I keep telling myself I need to get back into LJ rather than Facebook, as the conversations here are much more useful. This, of course, requires I actually do something with LJ rather than think about doing something about LJ.
So here's a contribution, based on some discussion elsewhere.
Several folks in the other discussion commented that names elided philosophies only work in small groups. Well, yes. Communism, objectivism, theism, etc, also work just fine in small groups, as do a lot of other systems. The necessary component for them to work in those groups is that all members of the group have bought into the core tenets to such a degree that they will not leave the group, and they will blame any failings of the tenet on failures of the individual – including themselves, if necessary.
When the group becomes large enough and/or interaction with the rest of the world cannot be avoided the group collapses, or become monstrous isolationist tyranny, or strikes out to impose their model on the world. There are very few models that are flexible enough to avoid this trap.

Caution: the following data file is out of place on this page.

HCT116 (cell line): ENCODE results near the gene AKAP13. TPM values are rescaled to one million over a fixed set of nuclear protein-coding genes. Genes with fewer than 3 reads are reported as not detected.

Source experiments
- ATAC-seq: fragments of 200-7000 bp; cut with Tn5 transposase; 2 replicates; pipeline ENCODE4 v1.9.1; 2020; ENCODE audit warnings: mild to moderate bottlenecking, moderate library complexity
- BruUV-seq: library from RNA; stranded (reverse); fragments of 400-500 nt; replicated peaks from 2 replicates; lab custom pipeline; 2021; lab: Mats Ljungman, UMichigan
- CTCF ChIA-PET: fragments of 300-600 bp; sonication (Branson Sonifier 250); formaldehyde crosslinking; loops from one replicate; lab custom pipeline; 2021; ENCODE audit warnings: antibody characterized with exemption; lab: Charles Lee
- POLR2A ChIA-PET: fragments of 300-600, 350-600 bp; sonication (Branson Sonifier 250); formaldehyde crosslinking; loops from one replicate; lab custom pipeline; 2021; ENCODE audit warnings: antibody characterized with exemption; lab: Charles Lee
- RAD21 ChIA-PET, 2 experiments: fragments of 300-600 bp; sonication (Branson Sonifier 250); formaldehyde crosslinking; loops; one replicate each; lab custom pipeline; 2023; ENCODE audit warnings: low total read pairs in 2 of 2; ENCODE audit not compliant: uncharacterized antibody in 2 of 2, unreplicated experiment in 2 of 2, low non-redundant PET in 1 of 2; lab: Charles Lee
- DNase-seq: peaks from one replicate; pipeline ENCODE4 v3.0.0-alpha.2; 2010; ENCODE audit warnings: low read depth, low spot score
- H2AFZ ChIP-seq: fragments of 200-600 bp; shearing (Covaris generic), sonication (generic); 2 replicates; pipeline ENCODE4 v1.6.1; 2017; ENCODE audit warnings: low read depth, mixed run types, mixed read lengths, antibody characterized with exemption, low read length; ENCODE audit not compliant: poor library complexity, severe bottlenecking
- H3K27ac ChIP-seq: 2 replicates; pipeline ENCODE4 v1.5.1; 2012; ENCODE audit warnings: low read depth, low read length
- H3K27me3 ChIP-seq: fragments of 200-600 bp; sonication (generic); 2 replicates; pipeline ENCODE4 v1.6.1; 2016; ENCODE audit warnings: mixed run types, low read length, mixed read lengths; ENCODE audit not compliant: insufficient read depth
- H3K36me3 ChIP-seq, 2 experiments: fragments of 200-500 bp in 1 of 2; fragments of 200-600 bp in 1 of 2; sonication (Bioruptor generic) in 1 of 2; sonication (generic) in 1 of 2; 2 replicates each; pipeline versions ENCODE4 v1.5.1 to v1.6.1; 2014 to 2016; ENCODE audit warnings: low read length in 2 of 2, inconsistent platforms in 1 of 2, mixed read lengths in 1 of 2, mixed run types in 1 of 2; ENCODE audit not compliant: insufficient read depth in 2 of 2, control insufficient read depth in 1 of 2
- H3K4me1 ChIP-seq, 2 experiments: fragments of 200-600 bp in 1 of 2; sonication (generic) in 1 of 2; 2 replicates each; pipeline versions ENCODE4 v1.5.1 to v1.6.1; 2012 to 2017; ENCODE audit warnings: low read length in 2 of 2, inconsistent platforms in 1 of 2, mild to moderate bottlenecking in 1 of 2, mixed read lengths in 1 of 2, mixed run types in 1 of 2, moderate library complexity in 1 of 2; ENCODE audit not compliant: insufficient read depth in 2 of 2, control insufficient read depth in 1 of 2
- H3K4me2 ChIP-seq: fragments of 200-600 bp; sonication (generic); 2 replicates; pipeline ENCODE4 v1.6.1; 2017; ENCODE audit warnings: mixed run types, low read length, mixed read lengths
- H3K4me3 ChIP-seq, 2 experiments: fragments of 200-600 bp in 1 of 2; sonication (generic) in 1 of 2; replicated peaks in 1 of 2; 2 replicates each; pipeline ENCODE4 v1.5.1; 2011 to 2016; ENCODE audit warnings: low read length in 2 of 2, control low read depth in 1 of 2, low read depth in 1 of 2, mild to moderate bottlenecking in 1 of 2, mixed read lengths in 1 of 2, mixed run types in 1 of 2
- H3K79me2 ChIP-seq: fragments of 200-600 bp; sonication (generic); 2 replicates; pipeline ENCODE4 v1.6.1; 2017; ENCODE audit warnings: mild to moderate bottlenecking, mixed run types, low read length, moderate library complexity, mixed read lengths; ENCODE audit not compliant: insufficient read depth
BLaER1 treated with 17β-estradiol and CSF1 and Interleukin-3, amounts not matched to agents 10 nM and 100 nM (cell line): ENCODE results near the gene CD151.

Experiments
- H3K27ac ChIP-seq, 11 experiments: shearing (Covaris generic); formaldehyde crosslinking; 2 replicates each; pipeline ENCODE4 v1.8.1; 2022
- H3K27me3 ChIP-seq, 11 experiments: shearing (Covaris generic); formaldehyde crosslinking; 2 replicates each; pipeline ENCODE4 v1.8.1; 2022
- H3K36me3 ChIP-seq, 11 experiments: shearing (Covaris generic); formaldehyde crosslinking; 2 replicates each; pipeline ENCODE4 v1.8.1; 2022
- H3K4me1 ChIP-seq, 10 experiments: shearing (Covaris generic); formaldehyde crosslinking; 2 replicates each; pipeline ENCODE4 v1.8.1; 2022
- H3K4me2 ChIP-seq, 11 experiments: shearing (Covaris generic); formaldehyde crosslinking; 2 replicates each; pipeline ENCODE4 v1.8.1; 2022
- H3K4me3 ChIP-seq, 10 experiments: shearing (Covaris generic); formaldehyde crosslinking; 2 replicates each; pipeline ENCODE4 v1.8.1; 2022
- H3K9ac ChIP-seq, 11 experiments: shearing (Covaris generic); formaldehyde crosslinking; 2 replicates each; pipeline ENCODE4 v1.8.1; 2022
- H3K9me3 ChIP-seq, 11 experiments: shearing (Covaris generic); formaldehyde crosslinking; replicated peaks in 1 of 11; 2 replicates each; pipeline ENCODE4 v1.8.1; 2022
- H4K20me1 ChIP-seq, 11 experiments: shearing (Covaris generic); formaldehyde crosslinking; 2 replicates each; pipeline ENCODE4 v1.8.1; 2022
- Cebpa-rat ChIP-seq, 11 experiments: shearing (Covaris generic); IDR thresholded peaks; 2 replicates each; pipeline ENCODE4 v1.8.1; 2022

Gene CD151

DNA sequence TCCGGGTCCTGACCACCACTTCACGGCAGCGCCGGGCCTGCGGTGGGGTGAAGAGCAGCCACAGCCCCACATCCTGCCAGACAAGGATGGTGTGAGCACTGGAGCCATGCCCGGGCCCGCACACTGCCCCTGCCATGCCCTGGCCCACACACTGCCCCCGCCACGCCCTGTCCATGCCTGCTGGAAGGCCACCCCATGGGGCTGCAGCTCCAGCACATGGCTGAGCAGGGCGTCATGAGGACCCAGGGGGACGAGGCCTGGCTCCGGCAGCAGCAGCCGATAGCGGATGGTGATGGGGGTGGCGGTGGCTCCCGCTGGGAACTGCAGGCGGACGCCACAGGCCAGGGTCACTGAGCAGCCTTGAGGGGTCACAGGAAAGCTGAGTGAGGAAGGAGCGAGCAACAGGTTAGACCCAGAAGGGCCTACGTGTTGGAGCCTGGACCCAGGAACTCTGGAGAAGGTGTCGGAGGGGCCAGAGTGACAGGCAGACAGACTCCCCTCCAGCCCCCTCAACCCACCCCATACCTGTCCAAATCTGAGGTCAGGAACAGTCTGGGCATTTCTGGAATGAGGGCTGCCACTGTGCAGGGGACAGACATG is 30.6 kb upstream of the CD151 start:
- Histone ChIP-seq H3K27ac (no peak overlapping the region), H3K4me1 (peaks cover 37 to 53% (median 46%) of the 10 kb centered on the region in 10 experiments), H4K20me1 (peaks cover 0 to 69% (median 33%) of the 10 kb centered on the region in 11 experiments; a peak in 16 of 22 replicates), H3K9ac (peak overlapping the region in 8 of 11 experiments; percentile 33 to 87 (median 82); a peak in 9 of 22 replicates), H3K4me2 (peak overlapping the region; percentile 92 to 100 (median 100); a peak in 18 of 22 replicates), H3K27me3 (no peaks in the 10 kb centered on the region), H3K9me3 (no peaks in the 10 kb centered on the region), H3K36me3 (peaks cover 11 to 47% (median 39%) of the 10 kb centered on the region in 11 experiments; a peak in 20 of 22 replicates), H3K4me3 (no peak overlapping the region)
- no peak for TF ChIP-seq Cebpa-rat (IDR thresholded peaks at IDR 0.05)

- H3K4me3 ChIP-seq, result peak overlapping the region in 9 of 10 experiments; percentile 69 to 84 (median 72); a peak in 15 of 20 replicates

Conversely, there are a surprising number functioning, peaceful, reasonably free societies (countries, governments) in existence. As imperfect as they are, they are proof that such things are possible. They're possible, but they messy, mistake-prone, and sometimes downright ugly. Still, compared to the isolationist groups or the governmental tyrannies we see, they're a big win. That win is one of the reasons why even though modern politics often makes me nuts, I'm reasonably happy with the world. The mess is why I still occasionally stick my fingers in the fan.
When one gets frustrated enough to think the world has to change, it's easy to forget the price of purity of vision. It's OK to think you are a master race, or have the one true religion, or know the one true governmental/social/economic system. But the attempt to impose that belief on others will wipe out every benefit you think will be obtained, and ultimately leave your system alongside so many others in the dustbin of history.
Politics, government, economics and philosophy are messy. We'll never have a perfect answer for any of them. What we can and should do is continue to strive to minimize those evils without inadvertently creating more evil. It's not exactly a glowing vision of the future, but hey, it works.
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